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Wednesday, 13 November 2013

Clouds over Telekom Slovenije privatisation plan

The Slovenian Compensation Company (SOD) appointed Citigroup Global Markets Limited as a financial advisor for the privatisation of Telekom Slovenije. The agreement was signed on 30 October 2013. The Slovenian government is determined to sell Telekom Slovenije (LJSE:TLSG) by the end of 2014. This is the third time the Government has considered selling the state’s stake in the incumbent telecommunications operator. In May, it prepared a privatisation plan with a set of 15 companies, including Telekom Slovenije, to be sold off. The National Assembly approved the privatisation plan on 21 June 2013.

Major shareholders agree to sell their stakes


SOD, which directly holds a 4,25% shareholding in Telekom Slovenije and represents the Republic of Slovenia with a 62,53% shareholding, on 29 August 2013 signed an agreement on a joint sale of their shareholdings with the Slovenian Capital Company (KAD), the Sava Reinsurance Company (LJSE:POSR), and the Triglav Insurance Company (LJSE:ZVTG). Their shares represent 73,08% of the incumbent’s capital. There are four additional shareholders (i.e. Modra zavarovalnica, Nova Ljubljanska banka, Nova KBM (LJSE:KBMR), Abanka (LJSE:ABKN)), that are willing to sell their stakes in Telekom Slovenije. A prospect buyer could thus acquire a control stake of 75,93% in the company.


The state ownership of the companies signing the agreement is as follows (as of 30 June 2013):

  • SOD and KAD are 100% owned by the Republic of Slovenia;
  • Sava Reinsurance Company is 25% owned by SOD, 4,15% by Modra Zavarovalnica and 3,80% by Abanka;
  • Triglav Insurance Company is 34,47% owned by the Pension and Disability Insurance Institute of Slovenia, 28,07% by SOD and 1,12% by HIT (which is 60% owned by KAD, SOD and six municipalities).

Among the four additional companies willing to sell their stakes, the state ownership is as follows (as of 30 June 2013):

  • Nova KBM is 91,24% owned by the Republic of Slovenia, 0,58% by KAD and 0,39% by SOD. Three more 100% state owned companies have minority shareholdings in the bank, i.e. Pošta Slovenije, GEN Energija (0,77%) and ELES (0,29%);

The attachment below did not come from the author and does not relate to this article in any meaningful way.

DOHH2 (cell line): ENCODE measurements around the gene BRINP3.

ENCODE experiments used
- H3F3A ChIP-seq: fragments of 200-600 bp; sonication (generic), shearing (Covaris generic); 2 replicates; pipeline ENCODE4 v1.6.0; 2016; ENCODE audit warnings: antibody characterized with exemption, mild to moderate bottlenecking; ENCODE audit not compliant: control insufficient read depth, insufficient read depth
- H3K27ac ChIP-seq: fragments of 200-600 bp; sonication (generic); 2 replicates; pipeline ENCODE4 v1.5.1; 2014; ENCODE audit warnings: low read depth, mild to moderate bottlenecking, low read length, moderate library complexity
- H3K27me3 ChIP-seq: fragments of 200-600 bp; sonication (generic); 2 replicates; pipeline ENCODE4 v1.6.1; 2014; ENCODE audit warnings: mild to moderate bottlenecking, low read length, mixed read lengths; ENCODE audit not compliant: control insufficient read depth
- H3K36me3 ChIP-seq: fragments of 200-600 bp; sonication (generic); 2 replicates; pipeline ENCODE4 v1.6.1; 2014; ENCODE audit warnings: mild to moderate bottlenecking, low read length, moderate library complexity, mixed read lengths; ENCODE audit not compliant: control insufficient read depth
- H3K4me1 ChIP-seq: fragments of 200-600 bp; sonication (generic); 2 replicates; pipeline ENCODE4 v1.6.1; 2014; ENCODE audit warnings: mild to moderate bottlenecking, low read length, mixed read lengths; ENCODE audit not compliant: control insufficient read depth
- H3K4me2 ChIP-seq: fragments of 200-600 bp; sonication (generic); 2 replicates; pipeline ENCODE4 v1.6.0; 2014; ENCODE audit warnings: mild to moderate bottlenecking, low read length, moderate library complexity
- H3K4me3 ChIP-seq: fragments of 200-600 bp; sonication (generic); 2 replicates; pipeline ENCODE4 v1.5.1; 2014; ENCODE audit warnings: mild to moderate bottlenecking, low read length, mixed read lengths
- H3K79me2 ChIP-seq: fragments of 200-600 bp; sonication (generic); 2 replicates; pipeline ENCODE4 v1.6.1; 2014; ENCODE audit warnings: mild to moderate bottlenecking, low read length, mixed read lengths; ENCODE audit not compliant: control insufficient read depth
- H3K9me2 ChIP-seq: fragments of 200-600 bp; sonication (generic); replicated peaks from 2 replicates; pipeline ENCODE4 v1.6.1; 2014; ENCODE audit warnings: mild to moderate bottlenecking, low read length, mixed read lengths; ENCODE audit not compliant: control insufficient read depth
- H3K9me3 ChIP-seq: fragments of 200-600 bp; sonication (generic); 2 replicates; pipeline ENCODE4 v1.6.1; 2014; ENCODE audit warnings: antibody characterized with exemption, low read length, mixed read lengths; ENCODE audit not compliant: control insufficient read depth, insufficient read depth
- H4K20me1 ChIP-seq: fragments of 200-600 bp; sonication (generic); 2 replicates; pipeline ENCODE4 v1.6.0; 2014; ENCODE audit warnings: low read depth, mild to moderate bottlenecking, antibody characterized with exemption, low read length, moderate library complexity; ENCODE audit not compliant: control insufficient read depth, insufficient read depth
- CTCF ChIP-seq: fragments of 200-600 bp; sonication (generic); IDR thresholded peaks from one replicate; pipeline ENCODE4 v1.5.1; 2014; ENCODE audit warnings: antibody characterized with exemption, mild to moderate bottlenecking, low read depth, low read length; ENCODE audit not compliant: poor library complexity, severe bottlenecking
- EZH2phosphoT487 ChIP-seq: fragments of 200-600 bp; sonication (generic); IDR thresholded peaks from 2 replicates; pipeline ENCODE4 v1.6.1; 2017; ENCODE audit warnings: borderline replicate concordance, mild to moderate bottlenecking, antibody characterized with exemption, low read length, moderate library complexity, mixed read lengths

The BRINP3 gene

• Nova Ljubljanska banka is 77,51% owned by the Republic of Slovenia, 6,23% by KAD, 5,58% by SOD and 1,27% by Triglav Insurance Company, plus minority shareholdings of other companies with partial state ownership;
  • Abanka is 25,60% owned by Triglav Insurance Company, 23,83% by Sava (18,71% owned by KAD and 11,06% by SOD, plus minority shareholdings of other companies with partial state ownership).

Privatisation of Telekom Slovenije is not a must

The privatisation of Telekom Slovenije came to the agenda of the Slovenian government again when it considered economic policy measures of the National Reform Programme 2013 - 2014 and the Stability Programme 2013. Privatisation is envisaged as a key measure of both programmes as the Government strives to boost economic activity and balance public finances. In October, the first of the state owned companies set for privatisation was sold. A 73,12% state’s stake in Helios was acquired by the Ring International Holding, an Austrian industrial group, for over EUR 250 million.

Which of the companies will be sold next? Telekom Slovenije is probably the most attractive purchase prospect among the state assets to be sold off. A question is, whether its privatisation is really required to save the state's finances. The answer is probably negative, if we consider only the long term budgetary prospects.

The Slovenian financial hole is just too big to be filled solely by privatisation proceeds. According to revised Fitch Ratings estimates, the cost of recapitalising the Slovenian banking sector has risen to about EUR 4,6 billion or 13% of GDP. Slovenian companies need additional EUR 5 billion equity capital to reduce their debt. Selling off state assets may also not speed up the recovery of the national economy. However, some divestments of state assets are required to ensure the stability and liquidity of public finances, and the credibility of the Government’s reform plans.

So why privatise Telekom Slovenije? The Government expects that the privatisation of Telekom Slovenije would generate substantial proceeds and significantly contribute to reducing the public debt. The state’s stake in the incumbent is worth over EUR 500 million at current market prices (LJSE:TLSG), while the Government anticipates an additional premium of over 40% and income of over EUR 700 million.

This is much less than in the failed privatisation attempt in 2008, when Bain Capital and Axos Capital, and Iceland’s Skipti both offered EUR 400 per share. The state’s 74,13% stake was EUR 1,9 billion worth. However, the Government cancelled the sale of Telekom Slovenije in March 2008, saying the bids were too low.

State ownership resulted in operational inefficiencies

While achieving the highest possible proceeds is the key short term objective of the privatisation process, long-term objectives and benefits of the privatisation of Telekom Slovenije are more important.

State ownership resulted in operational inefficiencies that have accumulated over time due to lack of good and transparent corporate governance. Telekom Slovenije has been less efficient than its European counterparts. As already shown in 2007 at its highs, the company’s performance was considerably below the average of the EU telecommunications incumbents. Latest comparisons confirm previous findings.